Pain In Other Areas Of The Body
Heart attack pain can occur in places other than the chest, like the back, shoulders, arms, neck or jaw. According to Cleveland Clinic, when there’s a problem in the heart, such as a blocked artery, it can trigger the nerves in your heart to give a signal that something is wrong, and you’ll feel pain. Considering the vagus nerve is connected to not only the heart, but also the brain, chest, abdomen, and neck, you may feel those pain signals in other areas of the body aside from the heart region.
Heart Disease Among Men And Women
The prevalence and incidence of diagnosed ischemic heart disease and heart failure are consistently higher among men than women . The difference by sex is more pronounced for the occurrence of acute myocardial infarction. On average, men are about 2 times more likely than women to have a first acute myocardial infarction. In addition, the gap between men and women in the overall number of acute myocardial infarction occurrences is steadily increasing over time. There were close to 80,000 more occurrences among men than women in 2000/01, compared to just over 200,000 occurrences in 2012/13.
Figure 1: Age-standardized prevalence of ischemic heart disease and heart failure , and acute myocardial infarction occurrence , by sex, Canada,* from 2000/01 to 2012/13
Age-standardized to the 2011 Canadian population. *Data from Yukon were not available. Notes: The 95% confidence interval shows an estimated range of values which is likely to include the true value 19 times out of 20. : Public Health Agency of Canada, using Canadian Chronic Disease Surveillance System data files contributed by provinces and territories, May 2016.
Figure 3: Age-standardized all-cause mortality rates among those with diagnosed ischemic heart disease and heart failure , and those who had an acute myocardial infarction , by sex, Canada,* from 2000/01 to 2012/13
What Causes A Silent Heart Attack
The causes of a silent heart attack are the same as those of a typical heart attack. Diabetics, in particular, are frequently affected by silent heart attacks due to the presence of neuropathy. When the blood sugar level is uncontrolled over time, the blood vessels and nerves are damaged, causing many diabetics to have a decreased or absent perception of symptoms this is known as diabetic neuropathy. To learn more about diabetes and its various side effects, read our specialty article entitled Diabetes Mellitus.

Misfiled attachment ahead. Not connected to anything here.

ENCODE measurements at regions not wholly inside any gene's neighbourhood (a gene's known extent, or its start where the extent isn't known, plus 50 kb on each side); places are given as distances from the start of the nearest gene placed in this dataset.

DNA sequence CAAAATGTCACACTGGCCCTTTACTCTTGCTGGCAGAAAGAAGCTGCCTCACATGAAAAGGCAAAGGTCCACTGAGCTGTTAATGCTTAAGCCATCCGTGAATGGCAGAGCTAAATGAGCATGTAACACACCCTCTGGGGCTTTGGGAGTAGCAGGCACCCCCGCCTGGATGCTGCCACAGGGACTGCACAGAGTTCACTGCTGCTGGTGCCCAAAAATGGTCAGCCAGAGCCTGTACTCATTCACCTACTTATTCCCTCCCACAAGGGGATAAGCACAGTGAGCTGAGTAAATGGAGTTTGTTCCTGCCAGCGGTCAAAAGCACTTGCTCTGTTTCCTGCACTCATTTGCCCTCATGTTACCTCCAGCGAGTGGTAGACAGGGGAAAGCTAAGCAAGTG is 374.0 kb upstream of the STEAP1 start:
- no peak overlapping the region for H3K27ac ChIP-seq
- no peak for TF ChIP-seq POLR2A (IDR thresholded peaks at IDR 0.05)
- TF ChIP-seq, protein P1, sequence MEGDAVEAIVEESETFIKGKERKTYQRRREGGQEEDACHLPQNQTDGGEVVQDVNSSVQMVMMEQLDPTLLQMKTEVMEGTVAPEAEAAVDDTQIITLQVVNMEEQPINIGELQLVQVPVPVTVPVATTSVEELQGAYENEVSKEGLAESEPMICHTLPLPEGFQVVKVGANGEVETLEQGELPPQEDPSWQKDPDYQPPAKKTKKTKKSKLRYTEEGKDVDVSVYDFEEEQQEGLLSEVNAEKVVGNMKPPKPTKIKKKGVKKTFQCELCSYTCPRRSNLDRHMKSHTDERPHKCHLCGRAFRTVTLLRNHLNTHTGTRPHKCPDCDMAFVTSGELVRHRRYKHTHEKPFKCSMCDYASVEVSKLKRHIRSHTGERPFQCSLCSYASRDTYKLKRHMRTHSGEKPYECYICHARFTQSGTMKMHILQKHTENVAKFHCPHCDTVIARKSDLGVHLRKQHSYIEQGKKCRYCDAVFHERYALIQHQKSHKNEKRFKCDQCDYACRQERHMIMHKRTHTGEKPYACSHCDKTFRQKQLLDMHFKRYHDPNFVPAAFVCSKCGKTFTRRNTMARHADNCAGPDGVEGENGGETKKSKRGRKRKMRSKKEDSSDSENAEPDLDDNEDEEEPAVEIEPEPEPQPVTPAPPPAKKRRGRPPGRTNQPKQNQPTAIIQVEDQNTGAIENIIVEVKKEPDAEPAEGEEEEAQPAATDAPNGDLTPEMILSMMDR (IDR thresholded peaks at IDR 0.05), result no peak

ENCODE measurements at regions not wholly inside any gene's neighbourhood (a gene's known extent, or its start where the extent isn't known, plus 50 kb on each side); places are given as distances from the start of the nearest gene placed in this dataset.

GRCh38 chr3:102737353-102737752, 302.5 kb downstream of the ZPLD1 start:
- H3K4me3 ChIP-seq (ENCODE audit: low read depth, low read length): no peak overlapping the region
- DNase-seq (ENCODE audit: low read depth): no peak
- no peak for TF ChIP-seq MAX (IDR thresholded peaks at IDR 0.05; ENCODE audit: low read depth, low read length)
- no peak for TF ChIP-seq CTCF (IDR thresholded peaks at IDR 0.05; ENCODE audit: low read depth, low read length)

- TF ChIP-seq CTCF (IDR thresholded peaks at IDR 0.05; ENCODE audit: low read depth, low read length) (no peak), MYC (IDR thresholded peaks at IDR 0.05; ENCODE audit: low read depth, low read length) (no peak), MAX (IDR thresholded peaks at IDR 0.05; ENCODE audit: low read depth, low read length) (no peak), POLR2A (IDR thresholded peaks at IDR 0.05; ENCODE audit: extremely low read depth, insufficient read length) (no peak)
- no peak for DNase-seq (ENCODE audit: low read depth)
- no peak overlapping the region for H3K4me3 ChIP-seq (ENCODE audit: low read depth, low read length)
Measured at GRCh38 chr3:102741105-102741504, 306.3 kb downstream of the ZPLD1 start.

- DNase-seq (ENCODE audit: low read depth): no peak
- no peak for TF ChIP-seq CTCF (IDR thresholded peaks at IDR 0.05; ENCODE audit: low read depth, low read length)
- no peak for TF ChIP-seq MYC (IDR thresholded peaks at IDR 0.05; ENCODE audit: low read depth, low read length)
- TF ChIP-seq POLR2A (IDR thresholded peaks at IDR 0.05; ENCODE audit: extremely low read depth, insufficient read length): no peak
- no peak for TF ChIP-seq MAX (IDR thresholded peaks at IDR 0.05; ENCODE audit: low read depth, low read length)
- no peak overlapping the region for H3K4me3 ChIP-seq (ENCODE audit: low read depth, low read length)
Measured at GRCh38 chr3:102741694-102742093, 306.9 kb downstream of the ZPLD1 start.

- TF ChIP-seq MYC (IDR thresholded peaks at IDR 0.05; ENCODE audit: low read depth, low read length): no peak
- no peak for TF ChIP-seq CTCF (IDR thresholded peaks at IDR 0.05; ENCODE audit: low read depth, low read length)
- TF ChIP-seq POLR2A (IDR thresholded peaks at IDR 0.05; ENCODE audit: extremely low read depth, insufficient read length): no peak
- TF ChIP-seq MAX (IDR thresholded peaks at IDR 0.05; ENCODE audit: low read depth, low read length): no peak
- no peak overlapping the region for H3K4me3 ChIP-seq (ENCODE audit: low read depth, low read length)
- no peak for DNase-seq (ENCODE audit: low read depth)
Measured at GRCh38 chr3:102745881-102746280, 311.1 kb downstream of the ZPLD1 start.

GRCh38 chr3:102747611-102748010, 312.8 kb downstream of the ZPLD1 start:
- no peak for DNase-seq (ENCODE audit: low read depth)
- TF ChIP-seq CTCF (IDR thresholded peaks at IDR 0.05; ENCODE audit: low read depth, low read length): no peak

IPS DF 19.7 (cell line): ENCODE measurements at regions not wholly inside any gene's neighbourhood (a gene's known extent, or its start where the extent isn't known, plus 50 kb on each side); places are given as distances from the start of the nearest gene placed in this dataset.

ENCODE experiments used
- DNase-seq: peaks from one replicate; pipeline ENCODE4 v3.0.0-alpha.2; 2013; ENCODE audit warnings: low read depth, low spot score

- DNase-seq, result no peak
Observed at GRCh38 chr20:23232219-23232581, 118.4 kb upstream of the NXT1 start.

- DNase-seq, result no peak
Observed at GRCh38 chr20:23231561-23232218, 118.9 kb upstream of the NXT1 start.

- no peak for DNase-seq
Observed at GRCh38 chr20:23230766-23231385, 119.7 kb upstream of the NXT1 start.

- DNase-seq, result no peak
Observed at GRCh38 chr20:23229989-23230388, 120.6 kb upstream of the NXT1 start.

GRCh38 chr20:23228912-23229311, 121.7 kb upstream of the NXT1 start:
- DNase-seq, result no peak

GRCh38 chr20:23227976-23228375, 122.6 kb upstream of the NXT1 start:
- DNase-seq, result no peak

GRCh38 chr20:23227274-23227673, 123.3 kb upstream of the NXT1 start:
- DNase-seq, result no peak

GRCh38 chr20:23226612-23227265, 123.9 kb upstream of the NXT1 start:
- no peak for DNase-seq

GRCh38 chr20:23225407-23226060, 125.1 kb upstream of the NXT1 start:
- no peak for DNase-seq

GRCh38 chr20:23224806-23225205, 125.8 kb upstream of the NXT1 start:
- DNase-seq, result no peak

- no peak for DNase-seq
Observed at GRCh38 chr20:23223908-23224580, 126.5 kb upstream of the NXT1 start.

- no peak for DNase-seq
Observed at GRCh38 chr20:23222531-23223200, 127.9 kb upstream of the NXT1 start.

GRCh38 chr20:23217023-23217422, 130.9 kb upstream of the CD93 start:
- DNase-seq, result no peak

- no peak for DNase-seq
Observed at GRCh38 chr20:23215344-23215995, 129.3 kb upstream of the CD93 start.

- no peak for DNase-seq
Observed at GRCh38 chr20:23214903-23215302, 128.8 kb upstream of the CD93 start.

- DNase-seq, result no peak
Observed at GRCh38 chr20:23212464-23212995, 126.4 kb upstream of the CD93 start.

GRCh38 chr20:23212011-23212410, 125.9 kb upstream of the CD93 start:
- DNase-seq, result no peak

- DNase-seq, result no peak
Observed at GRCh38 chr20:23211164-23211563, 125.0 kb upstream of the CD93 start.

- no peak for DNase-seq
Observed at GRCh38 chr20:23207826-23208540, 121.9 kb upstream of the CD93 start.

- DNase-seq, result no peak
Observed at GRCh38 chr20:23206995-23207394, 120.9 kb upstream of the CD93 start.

A main cause is calcification of the arteries . When arteriosclerosis is present, less blood can flow throughout the body via the blood vessels. Under strong physical or emotional stress, not enough oxygen and nutrients reach the organs, including the heart. This can lead to a heart attack , in which the heart muscle dies.
To learn about how arteriosclerosis develops and its risk factors, read our article entitled High Blood Pressure.
How Does A Silent Heart Attack Affect Your Body
A silent heart attack can injure your heart just like a more obvious heart attack that doesnt allow oxygen to get to part of your heart. But if you dont know youre having a heart attack, you may not get the medical help you need to limit the damage. A silent heart attack has been linked to a higher risk of heart failure.
What Is A Heart Attack
Each year, approximately 1.2 million Americans suffer a heart attack, also known as a myocardial infarction. It is a medical emergency that occurs when a part of the heart muscle does not get enough blood. This usually happens when fatty deposits build up over time and form plaque in the heart’s arteries, blocking the blood flow. The blockage also limits the oxygen and nutrients that go to your heart.
Heart attacks are sometimes thought to be a mans problem. But the truth is, more women in the United States die of heart disease each year than men. In general, over 80,000 people die every year from a heart attack and on average, 50% of these patients displayed, but ignored, the warning signs.
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From ‘indigestion’ To A ‘pulled Muscle’ Survivors Share Very Different Experiences
by Jennifer Wolff, AARP, December 12, 2019| 0